A Czech Lager Comparison Choosing a Lager- Are the Microbrews Always Better?

With the surge in breweries still going, there’s quite often a new lager to try in your neighborhood pub or beer shop.

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In the recent past, the selection of beers in specialty beer shops has greatly expanded, especially for ales. But during the heat of summer, nothing quenches thirst as well as good, cold lager. As our glasses have emptied time and again, we found ourselves asking a question; when considering that lagers from newer microbreweries are more expensive, are these lagers really better than those from older breweries?

So we chose 5 lagers that aren’t too difficult to find around town and did first a blind tasting followed by a taste analysis of each beer. The possibilities of what lagers to choose are endless, but we wanted beers that have different prices and that are all 12 or 11 degrees. 

For our tasting, we chose Krakonoš 12°, Všerad 11°, Chotěboř Prémium 12°, Sedlák 12°, and Nostalgie 12° from Pivovar Bizon. Všerad’s light lager is one we almost always have stocked in the fridge. Pivovar Bizon’s lagers we find consistently enjoyable. We’ve sampled Sedlák’s beer many times at the Jiřího z Poděbrad farmer’s market. Krakonoš and Chotěboř are 2 bigger and older breweries that we used to also enjoy which are very affordably priced.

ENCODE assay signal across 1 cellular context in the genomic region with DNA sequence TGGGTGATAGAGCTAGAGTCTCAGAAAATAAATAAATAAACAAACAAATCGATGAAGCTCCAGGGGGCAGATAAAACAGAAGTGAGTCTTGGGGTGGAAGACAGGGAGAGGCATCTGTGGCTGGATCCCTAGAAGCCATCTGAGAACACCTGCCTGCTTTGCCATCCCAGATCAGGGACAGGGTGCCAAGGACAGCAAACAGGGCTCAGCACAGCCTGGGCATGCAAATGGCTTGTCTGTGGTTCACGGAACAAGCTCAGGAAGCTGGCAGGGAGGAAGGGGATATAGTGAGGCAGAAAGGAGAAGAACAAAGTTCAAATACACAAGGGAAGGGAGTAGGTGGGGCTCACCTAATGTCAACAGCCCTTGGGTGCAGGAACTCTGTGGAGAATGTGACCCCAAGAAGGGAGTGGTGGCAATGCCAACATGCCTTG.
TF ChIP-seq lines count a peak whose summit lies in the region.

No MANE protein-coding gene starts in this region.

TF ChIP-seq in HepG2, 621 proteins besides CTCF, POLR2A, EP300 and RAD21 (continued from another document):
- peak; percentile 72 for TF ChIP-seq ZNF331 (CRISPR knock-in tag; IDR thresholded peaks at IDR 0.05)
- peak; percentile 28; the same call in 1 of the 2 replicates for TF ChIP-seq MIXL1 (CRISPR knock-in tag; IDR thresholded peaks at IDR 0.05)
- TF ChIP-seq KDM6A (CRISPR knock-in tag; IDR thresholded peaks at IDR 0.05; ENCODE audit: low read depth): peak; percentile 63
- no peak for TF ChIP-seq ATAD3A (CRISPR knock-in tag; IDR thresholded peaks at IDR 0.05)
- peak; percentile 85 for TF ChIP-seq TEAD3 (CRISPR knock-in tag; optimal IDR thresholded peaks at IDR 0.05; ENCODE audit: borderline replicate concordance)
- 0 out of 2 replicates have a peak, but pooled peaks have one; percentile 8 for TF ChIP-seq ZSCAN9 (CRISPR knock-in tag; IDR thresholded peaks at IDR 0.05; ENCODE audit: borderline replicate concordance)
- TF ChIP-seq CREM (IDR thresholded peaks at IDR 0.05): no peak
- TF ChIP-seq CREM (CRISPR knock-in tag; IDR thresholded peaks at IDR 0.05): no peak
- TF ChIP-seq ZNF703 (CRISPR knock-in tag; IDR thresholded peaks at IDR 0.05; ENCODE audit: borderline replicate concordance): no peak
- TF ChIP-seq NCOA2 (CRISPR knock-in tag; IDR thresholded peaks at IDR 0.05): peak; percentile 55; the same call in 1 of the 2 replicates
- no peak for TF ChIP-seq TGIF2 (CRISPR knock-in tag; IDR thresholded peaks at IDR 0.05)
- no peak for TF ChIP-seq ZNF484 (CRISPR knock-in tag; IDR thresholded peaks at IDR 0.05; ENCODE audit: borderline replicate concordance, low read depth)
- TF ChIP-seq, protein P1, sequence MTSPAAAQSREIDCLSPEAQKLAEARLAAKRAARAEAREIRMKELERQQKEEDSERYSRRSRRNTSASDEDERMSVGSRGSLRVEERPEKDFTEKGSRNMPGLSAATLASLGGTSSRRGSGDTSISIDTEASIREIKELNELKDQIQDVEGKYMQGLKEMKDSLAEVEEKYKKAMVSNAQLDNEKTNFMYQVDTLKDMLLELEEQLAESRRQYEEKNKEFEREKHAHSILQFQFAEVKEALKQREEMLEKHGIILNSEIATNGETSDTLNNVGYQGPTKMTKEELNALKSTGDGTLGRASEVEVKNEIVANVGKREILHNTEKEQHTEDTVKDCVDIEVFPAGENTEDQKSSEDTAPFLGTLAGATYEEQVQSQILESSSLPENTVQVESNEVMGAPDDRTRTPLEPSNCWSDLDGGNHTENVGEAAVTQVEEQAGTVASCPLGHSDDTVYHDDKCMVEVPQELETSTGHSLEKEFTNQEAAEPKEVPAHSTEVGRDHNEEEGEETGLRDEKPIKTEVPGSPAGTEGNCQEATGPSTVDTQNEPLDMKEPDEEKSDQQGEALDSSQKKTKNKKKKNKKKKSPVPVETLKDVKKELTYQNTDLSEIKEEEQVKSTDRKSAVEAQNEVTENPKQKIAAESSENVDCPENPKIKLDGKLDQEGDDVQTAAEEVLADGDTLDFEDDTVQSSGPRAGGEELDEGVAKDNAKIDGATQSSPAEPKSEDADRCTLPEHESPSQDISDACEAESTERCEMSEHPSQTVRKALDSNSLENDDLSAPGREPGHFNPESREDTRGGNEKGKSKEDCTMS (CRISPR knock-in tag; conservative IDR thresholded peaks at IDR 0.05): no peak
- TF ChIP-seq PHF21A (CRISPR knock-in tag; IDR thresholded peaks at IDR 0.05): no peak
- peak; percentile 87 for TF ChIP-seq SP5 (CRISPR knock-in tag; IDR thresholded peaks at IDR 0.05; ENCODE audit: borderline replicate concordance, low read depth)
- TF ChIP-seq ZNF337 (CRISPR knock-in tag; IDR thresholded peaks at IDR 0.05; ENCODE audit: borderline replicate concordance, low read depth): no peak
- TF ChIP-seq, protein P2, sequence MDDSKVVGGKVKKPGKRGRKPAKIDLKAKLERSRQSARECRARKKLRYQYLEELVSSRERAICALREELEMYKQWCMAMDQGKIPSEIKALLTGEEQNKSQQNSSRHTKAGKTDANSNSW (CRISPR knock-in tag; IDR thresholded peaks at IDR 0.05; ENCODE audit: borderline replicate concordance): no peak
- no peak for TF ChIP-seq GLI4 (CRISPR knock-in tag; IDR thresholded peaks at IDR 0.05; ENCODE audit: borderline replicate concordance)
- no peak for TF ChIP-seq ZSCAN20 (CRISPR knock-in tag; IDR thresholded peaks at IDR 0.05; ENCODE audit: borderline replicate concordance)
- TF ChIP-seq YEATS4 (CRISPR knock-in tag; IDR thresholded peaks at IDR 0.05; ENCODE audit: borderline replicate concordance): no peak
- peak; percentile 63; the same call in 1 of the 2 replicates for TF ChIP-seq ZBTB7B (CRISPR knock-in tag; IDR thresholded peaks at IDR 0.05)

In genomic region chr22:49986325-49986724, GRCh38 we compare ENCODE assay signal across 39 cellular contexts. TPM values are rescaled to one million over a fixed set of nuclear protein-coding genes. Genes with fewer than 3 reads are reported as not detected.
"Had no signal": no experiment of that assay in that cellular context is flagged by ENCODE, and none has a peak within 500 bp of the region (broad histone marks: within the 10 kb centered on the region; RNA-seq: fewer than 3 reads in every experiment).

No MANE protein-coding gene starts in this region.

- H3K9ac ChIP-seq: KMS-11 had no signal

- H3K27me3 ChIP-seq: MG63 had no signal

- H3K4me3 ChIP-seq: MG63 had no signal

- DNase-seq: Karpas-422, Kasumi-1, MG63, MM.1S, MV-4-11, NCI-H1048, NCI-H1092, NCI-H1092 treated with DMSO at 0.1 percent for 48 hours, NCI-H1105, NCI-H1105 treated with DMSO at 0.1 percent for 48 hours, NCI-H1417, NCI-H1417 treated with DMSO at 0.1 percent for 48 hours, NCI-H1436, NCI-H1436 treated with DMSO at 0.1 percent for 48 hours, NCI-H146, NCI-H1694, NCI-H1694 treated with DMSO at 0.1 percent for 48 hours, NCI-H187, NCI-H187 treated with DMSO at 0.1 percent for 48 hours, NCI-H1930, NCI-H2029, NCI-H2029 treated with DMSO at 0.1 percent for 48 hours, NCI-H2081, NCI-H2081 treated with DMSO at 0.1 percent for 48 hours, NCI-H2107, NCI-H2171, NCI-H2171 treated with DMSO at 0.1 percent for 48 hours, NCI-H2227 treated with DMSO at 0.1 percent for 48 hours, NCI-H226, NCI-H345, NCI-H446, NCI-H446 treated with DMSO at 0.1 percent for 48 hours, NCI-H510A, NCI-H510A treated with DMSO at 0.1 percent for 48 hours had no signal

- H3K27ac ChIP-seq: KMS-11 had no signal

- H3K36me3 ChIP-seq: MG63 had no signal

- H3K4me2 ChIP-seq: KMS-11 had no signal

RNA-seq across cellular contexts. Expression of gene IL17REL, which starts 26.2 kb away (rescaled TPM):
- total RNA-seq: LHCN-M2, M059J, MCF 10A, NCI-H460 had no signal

All the beers were poured into tasting glasses and labeled with numbers. We ordered them from 1 to 5, based on which we liked the flavor of best. Our results were- #1 Všerad, #2 Nostalgia, #3 Sedlák, #4 Krakonoš, and #5 Chotěboř.

Our top beer, Všerad’s light lager, was in general a more subtle beer; the flavors of malt and hops were more blended, adding more depth. The freshness of this beer is also what sets it apart. At the bottom of the list was Chotěboř. We found that the most striking difference was in freshness. Chotěboř tasted completely abysmal; the bitterness seemed stale and almost sour, leaving the taste of malt too dominant and sharp.

None of these beers had much of an aroma, but Nostalgia had the most distinct, smelling of malt. Nostalgia is sweeter, with a more malty body, but balanced with a hoppy fresh sharp edge. Sedlák’s lager also had a nice balance of hops and malt, and again, had a noticeable freshness. Krakonoš, by far the best bargain of the beers we tasted, was much rougher, and even a bit astringent when compared to the others.

The most important observation was that the lagers made by newer microbreweries have a more dominant taste of hops, a fresher mouthfeel and crisp edge, compared to a more one dimensional malty body of the older, bigger breweries.

Our conclusion is that for us, considering the better, fresher taste, it’s worth a few extra crowns for a good microbrew lager, like Všerad. But if you’re short on cash a Krakonoš would surely do the job.


# Beer Price/0.5l
#1 Všerad 11° 40 CZK
#2 Bison Nostalgie 12° 45 CZK
#3 Sedlák 12° 32 CZK
#4 Krakonoš 12° 24 CZK
#5 Chotěboř Prémium 12° 26 CZK
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